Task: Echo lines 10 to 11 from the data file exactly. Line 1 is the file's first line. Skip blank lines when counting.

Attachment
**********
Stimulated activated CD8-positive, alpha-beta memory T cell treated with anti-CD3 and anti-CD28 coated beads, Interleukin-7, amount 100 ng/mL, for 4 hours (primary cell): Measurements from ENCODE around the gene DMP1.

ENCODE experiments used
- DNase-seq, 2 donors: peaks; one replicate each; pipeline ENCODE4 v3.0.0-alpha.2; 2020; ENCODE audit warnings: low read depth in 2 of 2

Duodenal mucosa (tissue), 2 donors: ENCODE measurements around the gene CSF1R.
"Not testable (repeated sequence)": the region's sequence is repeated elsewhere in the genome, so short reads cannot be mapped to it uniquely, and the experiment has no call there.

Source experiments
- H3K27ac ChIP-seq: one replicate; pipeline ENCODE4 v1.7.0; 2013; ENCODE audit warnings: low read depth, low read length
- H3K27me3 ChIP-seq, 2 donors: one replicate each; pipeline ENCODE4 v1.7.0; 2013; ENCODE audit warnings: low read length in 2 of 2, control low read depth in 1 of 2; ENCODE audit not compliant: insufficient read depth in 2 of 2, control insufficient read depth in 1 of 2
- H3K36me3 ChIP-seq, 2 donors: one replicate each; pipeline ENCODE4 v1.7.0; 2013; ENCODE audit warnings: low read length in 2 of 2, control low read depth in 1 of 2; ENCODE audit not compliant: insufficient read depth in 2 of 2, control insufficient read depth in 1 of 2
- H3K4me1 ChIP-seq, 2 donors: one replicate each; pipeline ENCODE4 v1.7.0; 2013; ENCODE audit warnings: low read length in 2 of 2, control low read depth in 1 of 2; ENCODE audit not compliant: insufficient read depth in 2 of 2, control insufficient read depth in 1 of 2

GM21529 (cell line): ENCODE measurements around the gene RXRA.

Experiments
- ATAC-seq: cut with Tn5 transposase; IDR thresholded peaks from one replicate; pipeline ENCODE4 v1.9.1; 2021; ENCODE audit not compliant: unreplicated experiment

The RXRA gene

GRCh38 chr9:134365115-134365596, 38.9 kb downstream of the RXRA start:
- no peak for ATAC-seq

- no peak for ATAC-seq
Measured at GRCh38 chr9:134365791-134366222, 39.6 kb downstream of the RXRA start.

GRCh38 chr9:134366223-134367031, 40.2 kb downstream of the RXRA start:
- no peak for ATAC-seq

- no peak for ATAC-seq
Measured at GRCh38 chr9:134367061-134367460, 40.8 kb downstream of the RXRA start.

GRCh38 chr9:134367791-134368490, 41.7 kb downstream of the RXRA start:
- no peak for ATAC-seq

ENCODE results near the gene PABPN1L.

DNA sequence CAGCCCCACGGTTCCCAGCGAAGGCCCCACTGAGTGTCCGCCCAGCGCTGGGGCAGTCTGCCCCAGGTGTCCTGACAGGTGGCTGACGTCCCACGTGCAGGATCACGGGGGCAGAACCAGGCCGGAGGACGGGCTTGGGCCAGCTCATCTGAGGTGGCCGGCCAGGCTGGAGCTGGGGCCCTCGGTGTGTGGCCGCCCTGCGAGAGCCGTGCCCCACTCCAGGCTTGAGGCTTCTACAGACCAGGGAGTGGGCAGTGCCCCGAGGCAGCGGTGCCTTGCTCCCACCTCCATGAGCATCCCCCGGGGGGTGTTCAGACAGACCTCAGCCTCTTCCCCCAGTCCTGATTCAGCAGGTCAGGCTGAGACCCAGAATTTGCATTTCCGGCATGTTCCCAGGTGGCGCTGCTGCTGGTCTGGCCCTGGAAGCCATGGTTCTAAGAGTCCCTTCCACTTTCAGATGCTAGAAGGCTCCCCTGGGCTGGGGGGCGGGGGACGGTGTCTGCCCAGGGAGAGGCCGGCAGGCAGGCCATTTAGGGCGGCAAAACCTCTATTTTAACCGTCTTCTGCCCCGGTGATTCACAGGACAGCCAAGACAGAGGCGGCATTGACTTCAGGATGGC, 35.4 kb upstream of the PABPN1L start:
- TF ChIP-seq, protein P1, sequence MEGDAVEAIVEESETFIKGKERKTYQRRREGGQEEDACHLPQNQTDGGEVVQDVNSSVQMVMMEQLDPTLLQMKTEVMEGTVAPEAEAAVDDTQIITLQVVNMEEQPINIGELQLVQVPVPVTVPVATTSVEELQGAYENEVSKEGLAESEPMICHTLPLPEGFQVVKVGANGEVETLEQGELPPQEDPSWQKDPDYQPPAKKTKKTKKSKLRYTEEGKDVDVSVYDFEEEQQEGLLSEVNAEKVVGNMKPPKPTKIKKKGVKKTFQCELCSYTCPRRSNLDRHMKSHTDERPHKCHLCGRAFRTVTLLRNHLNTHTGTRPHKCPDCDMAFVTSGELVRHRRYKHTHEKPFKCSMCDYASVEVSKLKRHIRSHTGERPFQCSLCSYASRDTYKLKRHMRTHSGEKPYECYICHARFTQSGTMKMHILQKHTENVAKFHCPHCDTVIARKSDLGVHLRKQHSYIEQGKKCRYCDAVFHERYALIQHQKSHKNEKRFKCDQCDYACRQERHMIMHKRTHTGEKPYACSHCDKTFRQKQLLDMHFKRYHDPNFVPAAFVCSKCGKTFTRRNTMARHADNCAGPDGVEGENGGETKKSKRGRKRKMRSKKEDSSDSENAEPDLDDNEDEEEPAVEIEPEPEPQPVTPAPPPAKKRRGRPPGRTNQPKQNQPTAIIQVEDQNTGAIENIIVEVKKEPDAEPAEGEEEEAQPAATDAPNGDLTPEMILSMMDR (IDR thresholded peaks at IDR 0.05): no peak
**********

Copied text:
- H3K4me1 ChIP-seq, 2 donors: one replicate each; pipeline ENCODE4 v1.7.0; 2013; ENCODE audit warnings: low read length in 2 of 2, control low read depth in 1 of 2; ENCODE audit not compliant: insufficient read depth in 2 of 2, control insufficient read depth in 1 of 2

GM21529 (cell line): ENCODE measurements around the gene RXRA.